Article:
31. A method of reading data from a memory device having a at least two memory blocks, comprising:
providing an address signal containing information pointing to at least two addresses of the memory device to be read;
selecting at least two CL values that delay for predetermined periods of time outputting of the data to be read from the memory device based on the address signal information; and
enabling output of the data to be read from the at least two addresses of the memory device at different delayed periods of time based on the CL value selected for the corresponding address upon receiving a read enable signal instructing the data to be read from the at least two addresses of the memory device.
32. The method of claim 31, wherein the address signal information includes information about the locations of the addresses of the memory blocks to be read.
33. A method of reading data from a memory device having a I/O pad and a plurality of memory blocks that are different distances from the I/O pad, the method comprising:
applying different CAS latency values to the plurality of memory blocks on the fly when a read command is input.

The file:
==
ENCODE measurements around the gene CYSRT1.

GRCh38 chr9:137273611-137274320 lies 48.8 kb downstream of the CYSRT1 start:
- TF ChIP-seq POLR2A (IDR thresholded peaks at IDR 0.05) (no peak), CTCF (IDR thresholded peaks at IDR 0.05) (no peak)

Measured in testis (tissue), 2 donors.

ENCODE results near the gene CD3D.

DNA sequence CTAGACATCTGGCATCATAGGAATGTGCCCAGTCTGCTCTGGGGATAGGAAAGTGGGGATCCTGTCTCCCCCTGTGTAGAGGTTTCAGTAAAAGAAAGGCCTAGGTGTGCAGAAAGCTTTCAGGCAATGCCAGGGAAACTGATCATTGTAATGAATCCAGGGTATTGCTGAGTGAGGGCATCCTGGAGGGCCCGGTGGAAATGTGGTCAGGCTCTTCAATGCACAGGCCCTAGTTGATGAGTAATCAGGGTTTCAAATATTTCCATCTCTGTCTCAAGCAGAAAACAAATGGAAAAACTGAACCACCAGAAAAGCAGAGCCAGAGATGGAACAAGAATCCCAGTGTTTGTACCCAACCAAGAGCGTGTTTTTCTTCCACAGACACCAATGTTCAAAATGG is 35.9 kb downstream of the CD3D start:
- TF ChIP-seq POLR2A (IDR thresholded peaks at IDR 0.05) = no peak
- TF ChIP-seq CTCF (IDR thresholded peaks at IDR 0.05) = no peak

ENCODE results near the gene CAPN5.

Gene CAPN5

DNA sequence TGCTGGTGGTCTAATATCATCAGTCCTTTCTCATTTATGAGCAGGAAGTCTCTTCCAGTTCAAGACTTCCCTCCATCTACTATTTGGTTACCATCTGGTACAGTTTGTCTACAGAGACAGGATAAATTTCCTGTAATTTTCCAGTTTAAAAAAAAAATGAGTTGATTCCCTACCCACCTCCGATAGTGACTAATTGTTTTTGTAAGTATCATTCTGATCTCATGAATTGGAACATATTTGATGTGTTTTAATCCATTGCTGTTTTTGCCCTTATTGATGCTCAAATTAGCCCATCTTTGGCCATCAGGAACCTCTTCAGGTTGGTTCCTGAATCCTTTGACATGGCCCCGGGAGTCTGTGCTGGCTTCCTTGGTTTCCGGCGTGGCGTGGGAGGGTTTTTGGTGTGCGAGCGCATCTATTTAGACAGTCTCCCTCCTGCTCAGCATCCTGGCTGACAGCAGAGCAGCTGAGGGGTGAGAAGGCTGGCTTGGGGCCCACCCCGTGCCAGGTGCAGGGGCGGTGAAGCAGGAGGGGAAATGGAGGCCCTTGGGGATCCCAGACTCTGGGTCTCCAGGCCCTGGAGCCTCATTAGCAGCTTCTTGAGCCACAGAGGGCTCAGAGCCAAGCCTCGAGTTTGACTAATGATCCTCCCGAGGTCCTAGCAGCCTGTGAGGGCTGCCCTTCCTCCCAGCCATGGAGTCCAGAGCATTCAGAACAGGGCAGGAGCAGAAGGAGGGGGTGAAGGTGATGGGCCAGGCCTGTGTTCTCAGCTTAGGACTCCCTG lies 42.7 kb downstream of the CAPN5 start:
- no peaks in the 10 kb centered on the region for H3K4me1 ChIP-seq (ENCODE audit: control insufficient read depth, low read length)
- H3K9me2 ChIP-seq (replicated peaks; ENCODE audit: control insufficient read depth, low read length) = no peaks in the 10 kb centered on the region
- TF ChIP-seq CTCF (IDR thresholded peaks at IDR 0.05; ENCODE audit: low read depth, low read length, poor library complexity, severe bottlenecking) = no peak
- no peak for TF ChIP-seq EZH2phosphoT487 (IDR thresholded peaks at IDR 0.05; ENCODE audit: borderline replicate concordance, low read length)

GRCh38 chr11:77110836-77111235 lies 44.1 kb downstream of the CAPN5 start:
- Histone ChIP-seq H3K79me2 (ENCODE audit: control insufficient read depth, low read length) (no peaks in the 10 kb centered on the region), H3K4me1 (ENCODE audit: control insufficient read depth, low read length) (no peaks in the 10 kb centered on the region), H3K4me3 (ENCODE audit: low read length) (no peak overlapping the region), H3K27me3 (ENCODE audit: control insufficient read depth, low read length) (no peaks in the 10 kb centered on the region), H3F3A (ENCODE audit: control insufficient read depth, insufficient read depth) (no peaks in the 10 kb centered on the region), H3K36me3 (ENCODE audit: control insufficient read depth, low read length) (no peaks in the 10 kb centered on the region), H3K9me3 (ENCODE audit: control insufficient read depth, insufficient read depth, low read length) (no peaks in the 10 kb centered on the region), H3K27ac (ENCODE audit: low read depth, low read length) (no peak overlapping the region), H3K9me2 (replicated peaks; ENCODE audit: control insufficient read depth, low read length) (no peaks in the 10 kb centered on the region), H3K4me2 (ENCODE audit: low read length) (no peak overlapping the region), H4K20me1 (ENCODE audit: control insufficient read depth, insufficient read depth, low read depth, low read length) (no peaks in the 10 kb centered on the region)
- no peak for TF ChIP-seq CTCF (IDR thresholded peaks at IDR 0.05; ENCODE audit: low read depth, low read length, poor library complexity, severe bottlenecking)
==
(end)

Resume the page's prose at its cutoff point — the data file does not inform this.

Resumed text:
34. A method of managing data read commands in a memory device, the method comprising:
selecting different column address strobe (CAS) latency values to correspond to memory blocks having different data access times; and
delaying a read enable signal associated with each of the memory blocks according to the different CAS latency values when the different memory blocks are accessed.
35. The method of claim 34, wherein the selecting of the different CAS latency values comprises enabling a CAS latency mode having the different CAS latency values for each memory block to be set by an MRS command.
36. The method of claim 34, wherein the delaying of the read enable signal comprises:
receiving a read command having an address to read a specified memory block; and
selecting the CAS latency value that corresponds to the specified memory block according to the received address.
37. The method of claim 34, wherein the delaying of the read enable signal comprises: